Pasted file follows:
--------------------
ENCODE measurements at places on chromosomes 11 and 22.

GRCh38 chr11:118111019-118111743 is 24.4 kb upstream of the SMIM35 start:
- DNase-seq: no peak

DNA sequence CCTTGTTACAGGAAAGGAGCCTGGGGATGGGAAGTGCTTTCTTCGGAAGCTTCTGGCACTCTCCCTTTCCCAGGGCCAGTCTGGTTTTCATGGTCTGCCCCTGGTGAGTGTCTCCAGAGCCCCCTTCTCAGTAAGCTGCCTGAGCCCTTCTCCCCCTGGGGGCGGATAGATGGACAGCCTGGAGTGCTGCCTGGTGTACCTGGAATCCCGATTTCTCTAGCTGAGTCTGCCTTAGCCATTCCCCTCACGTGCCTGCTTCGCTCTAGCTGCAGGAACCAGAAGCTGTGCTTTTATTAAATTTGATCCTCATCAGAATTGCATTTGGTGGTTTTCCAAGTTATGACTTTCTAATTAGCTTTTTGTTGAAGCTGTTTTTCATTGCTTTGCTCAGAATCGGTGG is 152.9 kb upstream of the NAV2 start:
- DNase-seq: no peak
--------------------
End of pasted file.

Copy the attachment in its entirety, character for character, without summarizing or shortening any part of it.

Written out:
ENCODE measurements at places on chromosomes 11 and 22.

GRCh38 chr11:118111019-118111743 is 24.4 kb upstream of the SMIM35 start:
- DNase-seq: no peak

DNA sequence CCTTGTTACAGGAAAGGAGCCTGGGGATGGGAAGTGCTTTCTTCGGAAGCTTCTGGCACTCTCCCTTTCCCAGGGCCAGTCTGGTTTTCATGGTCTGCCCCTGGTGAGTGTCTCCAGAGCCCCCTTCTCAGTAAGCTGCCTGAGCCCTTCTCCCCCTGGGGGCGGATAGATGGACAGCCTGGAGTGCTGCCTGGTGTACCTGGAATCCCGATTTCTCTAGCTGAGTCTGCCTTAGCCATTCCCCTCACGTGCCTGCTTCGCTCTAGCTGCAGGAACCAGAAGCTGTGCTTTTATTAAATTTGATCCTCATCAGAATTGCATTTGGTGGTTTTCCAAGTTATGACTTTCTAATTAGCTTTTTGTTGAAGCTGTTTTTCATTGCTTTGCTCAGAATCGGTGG is 152.9 kb upstream of the NAV2 start:
- DNase-seq: no peak